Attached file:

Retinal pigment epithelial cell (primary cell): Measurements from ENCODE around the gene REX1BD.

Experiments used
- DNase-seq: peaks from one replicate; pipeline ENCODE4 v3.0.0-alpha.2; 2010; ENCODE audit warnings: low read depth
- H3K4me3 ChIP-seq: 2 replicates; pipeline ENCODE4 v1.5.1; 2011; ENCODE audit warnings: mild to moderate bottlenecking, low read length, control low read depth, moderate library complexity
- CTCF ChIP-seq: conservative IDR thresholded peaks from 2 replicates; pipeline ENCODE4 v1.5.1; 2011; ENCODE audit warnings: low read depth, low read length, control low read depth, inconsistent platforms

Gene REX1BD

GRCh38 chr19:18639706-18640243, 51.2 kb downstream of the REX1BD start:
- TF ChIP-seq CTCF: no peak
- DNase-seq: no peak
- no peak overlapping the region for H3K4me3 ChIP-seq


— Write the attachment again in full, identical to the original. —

Retinal pigment epithelial cell (primary cell): Measurements from ENCODE around the gene REX1BD.

Experiments used
- DNase-seq: peaks from one replicate; pipeline ENCODE4 v3.0.0-alpha.2; 2010; ENCODE audit warnings: low read depth
- H3K4me3 ChIP-seq: 2 replicates; pipeline ENCODE4 v1.5.1; 2011; ENCODE audit warnings: mild to moderate bottlenecking, low read length, control low read depth, moderate library complexity
- CTCF ChIP-seq: conservative IDR thresholded peaks from 2 replicates; pipeline ENCODE4 v1.5.1; 2011; ENCODE audit warnings: low read depth, low read length, control low read depth, inconsistent platforms

Gene REX1BD

GRCh38 chr19:18639706-18640243, 51.2 kb downstream of the REX1BD start:
- TF ChIP-seq CTCF: no peak
- DNase-seq: no peak
- no peak overlapping the region for H3K4me3 ChIP-seq